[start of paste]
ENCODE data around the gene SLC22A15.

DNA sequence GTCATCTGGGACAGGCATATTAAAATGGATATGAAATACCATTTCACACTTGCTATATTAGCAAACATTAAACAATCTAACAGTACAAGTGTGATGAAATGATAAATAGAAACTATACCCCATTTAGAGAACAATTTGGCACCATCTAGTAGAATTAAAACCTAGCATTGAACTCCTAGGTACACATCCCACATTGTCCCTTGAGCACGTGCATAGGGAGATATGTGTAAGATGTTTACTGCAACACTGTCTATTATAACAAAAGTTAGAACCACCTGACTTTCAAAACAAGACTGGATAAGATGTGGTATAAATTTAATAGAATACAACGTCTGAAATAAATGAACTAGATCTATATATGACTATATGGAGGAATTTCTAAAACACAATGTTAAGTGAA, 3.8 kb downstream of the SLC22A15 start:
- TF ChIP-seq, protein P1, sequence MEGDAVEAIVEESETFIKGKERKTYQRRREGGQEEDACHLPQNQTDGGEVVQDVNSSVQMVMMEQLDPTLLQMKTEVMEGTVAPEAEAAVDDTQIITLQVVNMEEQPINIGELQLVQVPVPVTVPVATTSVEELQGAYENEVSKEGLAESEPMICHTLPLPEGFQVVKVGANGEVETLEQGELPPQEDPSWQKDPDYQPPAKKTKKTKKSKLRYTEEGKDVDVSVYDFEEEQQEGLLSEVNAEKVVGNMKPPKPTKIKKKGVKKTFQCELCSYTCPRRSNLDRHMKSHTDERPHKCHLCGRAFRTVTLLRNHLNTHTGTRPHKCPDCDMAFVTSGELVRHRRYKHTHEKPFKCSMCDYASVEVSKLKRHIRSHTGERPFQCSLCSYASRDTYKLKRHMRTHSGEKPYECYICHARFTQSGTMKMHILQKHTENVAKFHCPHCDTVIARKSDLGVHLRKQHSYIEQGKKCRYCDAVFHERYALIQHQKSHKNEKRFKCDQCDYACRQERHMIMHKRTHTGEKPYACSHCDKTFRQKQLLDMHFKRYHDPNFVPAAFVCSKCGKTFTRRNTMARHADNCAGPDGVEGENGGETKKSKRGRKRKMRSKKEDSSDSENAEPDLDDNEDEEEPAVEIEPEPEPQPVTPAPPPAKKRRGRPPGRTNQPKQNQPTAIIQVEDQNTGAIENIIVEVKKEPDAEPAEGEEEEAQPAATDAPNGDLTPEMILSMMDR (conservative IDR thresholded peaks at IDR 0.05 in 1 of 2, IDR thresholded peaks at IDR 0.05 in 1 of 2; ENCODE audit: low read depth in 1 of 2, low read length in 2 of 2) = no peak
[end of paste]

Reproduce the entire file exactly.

ENCODE data around the gene SLC22A15.

DNA sequence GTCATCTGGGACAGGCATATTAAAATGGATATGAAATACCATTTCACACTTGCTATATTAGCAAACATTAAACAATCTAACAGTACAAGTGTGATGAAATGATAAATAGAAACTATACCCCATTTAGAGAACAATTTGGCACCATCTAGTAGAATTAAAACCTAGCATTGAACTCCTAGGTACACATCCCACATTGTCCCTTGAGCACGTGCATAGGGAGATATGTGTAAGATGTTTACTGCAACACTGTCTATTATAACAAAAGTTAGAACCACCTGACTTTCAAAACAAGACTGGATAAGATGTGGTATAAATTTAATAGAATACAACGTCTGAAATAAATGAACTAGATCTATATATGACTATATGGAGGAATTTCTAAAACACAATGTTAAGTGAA, 3.8 kb downstream of the SLC22A15 start:
- TF ChIP-seq, protein P1, sequence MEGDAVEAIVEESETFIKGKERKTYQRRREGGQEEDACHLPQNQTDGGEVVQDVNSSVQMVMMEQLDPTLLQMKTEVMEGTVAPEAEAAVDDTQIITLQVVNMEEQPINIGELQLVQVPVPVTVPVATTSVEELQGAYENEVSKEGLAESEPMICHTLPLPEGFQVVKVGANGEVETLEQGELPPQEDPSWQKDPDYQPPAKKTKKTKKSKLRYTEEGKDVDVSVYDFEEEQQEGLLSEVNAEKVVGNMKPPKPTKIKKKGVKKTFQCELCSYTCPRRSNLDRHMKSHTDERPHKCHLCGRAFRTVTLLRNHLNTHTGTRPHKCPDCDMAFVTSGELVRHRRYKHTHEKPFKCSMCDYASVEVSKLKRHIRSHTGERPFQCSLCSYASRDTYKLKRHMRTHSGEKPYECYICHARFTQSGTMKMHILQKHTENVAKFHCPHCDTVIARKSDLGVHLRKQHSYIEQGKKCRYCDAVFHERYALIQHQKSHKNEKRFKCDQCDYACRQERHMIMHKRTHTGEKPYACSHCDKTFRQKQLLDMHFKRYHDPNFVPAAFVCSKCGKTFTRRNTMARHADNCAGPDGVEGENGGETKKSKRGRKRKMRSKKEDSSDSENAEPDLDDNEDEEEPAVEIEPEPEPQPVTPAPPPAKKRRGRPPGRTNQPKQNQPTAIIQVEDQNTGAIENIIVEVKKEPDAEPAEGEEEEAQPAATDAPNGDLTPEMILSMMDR (conservative IDR thresholded peaks at IDR 0.05 in 1 of 2, IDR thresholded peaks at IDR 0.05 in 1 of 2; ENCODE audit: low read depth in 1 of 2, low read length in 2 of 2) = no peak